FALL ON ROCK, INADEQUATE EQUIPMENT, PLACED NO PROTECTION
On August 4, 1983, at 1335, I received a report from Ranger Bob Irvine of an accident on the Jensen Ridge on Symmetry Spire. Irvine said the reporting party had just reached the west boat dock on Jenny Lake and was on his way across. I contacted dispatch immediately for a helicopter and proceeded to the rescue cache. Once there I was informed that the U.S. Forest Service helicopter could be at Lupine Meadows at 1415.
Shortly after I arrived at the cache the reporting party, Mitchell, arrived and gave me details on the accident. Mitchell stated that he and his friend, Shawn Blakeslee (21), had climbed with Exum Guide Kim Schmitz (37) to the bottom of the Jensen Ridge, where Blakeslee had employed Schmitz to guide him on some “extreme face climbing.” Mitchell remained at the base of the climb and took photos of the pair until they disappeared above the fifth pitch. Shortly thereafter, Mitchell said he heard a scream and then Blakeslee calling his name. He said Blakeslee yelled that they had had a bad accident and that Schmitz had two fractured legs, compound. Mitchell said that he went for help immediately and double checked the route with other climbers in the area. By the time that,I had gotten the information from Mitchell, Rangers Dorward, Kimbrough, Rickert and Eastman had arrived at the cache. Dorward got medical supplies together while the rest of us began getting equipment together for a long rock raising or lowering. When the Jet Ranger arrived, I sent Kimbrough and Dorward up for a recon with medical gear. Kimbrough reported back that the accident scene was near a large promontory on the Jensen, and that the helicopter could not land on Symmetry and would be proceeding to Ramshead Lake. At this time I was advised that the helicopter was having trouble in thunder showers and could not be at Lupine until 1800. Because of the severe nature of Schmitz’ injuries and his location, I contacted Scott AFB to check on getting the Hill AFB SAR helicopter with the hoist. During this period we deployed eight rangers to Ramshead Lake using the U.S. Forest Service helicopter. We then sling loaded the rescue gear to the Symmetry summit bowl about the time that Dorward and Kimbrough arrived. Upon reaching the top of the Jensen Ridge, Kimbrough and Dorward rappelled to the accident scene, arriving there at 1625. After evaluation Dorward reported that Schmitz had a pulse of 76, respiration 22, and a BP of 68 over (?). He was conscious and in extreme pain. He reported the injuries as compound fractures of both lower legs and a major head laceration. Permission was given by Dr. Ken Lambert to start two large IVs and give 1 gm of Kefzol. While Dorward was administering emergency care, splinting Schmitz and putting him in the litter, Hill AFB arrived. After conferring with the pilot who had arrived and reconned the area, the Hill AFB pilot, Bill Thomson, said they would probably hoist Schmitz from the site. At 1845, Hill flew to the scene and after a short recon, executed the hoist from the accident site without a flaw. Schmitz was then flown directly to St. John’s Hospital, arriving there at 1925. (Source: E. E. Thompson, Ranger, Grand Teton National Park)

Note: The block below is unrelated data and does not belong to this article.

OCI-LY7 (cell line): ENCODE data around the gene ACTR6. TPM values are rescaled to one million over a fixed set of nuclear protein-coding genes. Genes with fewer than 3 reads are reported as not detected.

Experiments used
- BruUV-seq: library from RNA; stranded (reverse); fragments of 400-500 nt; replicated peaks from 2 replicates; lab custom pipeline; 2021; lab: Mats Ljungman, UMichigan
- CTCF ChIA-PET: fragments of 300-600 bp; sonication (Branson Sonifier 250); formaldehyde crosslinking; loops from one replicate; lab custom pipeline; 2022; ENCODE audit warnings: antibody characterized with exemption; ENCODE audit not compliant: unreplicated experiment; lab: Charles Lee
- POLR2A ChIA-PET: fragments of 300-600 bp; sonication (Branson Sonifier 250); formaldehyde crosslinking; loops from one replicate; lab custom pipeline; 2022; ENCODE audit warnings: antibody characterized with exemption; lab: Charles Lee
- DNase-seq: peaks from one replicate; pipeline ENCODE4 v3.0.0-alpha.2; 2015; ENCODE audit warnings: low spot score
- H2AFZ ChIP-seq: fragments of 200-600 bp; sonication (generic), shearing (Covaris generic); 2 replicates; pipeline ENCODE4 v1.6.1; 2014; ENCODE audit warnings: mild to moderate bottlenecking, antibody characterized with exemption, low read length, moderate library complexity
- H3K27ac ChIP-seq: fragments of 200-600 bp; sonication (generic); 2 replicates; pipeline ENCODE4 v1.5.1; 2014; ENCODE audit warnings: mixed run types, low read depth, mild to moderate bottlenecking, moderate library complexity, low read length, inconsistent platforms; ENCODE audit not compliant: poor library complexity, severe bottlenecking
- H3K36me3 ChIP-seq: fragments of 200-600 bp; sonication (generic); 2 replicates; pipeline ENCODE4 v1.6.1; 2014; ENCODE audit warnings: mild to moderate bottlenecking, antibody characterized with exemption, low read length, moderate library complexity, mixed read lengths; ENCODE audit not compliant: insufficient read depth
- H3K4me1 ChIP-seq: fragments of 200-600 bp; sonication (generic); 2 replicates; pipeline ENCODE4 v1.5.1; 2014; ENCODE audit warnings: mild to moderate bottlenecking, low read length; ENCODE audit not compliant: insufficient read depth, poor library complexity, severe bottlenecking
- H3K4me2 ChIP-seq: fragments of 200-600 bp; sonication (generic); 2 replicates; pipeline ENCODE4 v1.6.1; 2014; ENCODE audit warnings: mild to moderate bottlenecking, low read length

After discussion with Schmitz and Blakeslee, the following information was obtained: After climbing the first five pitches of the Jensen Ridge, Schmitz’s feet were bothering him in his rock shoes and, due to the easier terrain, he elected to change into his tennis shoes. He started up, still roped, but told his client just to feed him the rope rather than belay. After about 25 meters, Schmitz slipped and grabbed for a hold, which broke off. Schmitz free fell, striking his head on a ledge, and then falling on his client. Blakeslee saw the fall and pulled in the rope, putting on a “semibelay” around his neck and shoulder. After Schmitz hit Blakeslee, Schmitz bounced onto a ledge, where he broke his legs, then bounced onto one lower ledge. Blakeslee’s belay stopped Schmitz on the lower ledge and probably saved both of them from being pulled completely off the ridge. Schmitz stated that even though he had done that climb many times and it was well within his capabilities, he should have protected himself better while guiding it. (Source: E. E. Thompson and Craig Patterson, Rangers, Grand Teton National Park)